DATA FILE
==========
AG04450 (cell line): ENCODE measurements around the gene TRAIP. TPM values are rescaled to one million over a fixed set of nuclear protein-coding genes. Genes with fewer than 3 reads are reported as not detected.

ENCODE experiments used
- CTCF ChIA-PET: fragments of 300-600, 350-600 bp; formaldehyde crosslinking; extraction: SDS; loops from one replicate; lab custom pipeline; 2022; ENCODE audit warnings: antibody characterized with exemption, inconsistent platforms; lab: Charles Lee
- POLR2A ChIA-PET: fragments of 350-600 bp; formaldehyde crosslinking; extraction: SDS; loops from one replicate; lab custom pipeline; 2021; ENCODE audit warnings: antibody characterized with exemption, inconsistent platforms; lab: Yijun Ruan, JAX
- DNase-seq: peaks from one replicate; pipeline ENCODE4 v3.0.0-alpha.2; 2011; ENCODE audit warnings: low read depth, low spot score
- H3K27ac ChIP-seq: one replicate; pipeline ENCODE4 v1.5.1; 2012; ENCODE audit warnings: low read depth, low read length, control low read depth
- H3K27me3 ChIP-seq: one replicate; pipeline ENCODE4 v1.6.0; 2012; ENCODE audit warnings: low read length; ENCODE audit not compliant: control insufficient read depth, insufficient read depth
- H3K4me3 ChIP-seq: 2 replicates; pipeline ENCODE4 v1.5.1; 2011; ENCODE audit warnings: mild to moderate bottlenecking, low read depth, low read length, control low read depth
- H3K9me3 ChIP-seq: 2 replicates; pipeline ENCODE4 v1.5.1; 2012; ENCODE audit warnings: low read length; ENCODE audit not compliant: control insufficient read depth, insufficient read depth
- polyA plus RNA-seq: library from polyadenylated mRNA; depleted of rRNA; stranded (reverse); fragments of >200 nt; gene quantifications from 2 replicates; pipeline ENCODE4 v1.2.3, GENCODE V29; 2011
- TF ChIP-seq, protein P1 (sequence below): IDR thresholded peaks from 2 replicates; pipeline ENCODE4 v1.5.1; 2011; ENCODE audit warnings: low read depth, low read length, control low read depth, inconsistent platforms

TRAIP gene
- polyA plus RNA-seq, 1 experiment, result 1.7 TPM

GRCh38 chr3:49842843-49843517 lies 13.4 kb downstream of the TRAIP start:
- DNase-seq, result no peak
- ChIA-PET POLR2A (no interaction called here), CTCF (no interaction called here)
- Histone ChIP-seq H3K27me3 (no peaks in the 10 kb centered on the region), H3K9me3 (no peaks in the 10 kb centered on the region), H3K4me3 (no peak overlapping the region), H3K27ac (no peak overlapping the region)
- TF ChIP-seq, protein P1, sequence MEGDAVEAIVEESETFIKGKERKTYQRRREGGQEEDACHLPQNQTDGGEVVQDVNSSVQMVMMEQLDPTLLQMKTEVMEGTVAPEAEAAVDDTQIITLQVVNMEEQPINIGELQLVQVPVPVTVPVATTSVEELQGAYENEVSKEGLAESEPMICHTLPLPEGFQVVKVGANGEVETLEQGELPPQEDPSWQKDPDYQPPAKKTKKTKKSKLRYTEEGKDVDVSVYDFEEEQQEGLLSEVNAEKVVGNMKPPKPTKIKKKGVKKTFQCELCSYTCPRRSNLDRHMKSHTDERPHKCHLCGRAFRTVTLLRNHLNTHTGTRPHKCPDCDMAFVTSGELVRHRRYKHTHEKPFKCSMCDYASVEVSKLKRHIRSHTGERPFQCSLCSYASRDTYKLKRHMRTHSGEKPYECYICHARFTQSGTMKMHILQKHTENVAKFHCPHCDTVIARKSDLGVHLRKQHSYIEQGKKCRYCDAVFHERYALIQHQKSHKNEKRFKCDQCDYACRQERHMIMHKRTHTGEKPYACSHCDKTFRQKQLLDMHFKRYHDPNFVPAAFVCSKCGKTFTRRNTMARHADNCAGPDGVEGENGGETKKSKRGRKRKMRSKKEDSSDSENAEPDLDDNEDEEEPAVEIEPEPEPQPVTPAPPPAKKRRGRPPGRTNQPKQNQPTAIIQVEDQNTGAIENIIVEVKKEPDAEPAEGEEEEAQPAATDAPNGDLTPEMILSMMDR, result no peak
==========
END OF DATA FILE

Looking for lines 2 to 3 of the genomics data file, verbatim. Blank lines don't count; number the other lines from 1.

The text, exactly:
ENCODE experiments used
- CTCF ChIA-PET: fragments of 300-600, 350-600 bp; formaldehyde crosslinking; extraction: SDS; loops from one replicate; lab custom pipeline; 2022; ENCODE audit warnings: antibody characterized with exemption, inconsistent platforms; lab: Charles Lee